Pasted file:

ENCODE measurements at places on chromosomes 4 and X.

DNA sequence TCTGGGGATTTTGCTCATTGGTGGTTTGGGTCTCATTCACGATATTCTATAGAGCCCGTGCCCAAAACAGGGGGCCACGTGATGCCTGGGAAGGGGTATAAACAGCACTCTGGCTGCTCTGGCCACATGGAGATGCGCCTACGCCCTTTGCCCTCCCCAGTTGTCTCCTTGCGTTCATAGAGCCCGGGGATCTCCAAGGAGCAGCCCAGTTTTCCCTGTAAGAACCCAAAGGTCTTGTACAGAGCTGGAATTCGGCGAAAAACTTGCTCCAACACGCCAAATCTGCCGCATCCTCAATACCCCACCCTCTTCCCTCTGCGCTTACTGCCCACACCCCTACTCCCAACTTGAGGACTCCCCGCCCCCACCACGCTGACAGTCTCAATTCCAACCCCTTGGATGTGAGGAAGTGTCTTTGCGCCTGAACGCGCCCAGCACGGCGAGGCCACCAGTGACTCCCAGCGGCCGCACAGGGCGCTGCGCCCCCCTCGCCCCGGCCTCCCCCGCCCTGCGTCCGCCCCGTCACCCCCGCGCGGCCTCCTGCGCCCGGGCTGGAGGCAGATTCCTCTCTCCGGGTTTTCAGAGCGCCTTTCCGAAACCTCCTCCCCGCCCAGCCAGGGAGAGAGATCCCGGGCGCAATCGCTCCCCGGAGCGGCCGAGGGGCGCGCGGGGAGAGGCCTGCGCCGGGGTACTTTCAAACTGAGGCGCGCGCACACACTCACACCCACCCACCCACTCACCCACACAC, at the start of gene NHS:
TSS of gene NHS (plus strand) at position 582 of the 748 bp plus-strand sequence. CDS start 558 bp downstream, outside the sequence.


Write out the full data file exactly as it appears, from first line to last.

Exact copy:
ENCODE measurements at places on chromosomes 4 and X.

DNA sequence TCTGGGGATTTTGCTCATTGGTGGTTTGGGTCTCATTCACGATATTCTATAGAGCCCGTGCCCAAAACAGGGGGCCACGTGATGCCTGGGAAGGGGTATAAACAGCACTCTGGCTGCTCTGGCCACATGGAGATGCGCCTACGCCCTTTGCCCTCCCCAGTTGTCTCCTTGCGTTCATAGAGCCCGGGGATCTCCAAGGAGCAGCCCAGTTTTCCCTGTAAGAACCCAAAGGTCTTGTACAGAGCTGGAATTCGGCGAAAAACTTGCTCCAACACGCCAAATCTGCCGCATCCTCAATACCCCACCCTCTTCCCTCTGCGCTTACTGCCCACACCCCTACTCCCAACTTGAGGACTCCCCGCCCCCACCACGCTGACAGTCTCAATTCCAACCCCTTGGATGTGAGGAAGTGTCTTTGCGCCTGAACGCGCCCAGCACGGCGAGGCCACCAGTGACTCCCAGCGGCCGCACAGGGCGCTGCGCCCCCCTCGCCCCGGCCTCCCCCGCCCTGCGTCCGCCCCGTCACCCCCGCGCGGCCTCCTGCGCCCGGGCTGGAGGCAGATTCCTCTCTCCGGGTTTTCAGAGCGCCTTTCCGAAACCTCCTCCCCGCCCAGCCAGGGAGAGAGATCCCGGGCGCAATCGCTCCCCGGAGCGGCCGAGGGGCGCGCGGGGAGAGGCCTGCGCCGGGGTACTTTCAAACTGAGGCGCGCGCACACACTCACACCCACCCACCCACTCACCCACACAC, at the start of gene NHS:
TSS of gene NHS (plus strand) at position 582 of the 748 bp plus-strand sequence. CDS start 558 bp downstream, outside the sequence.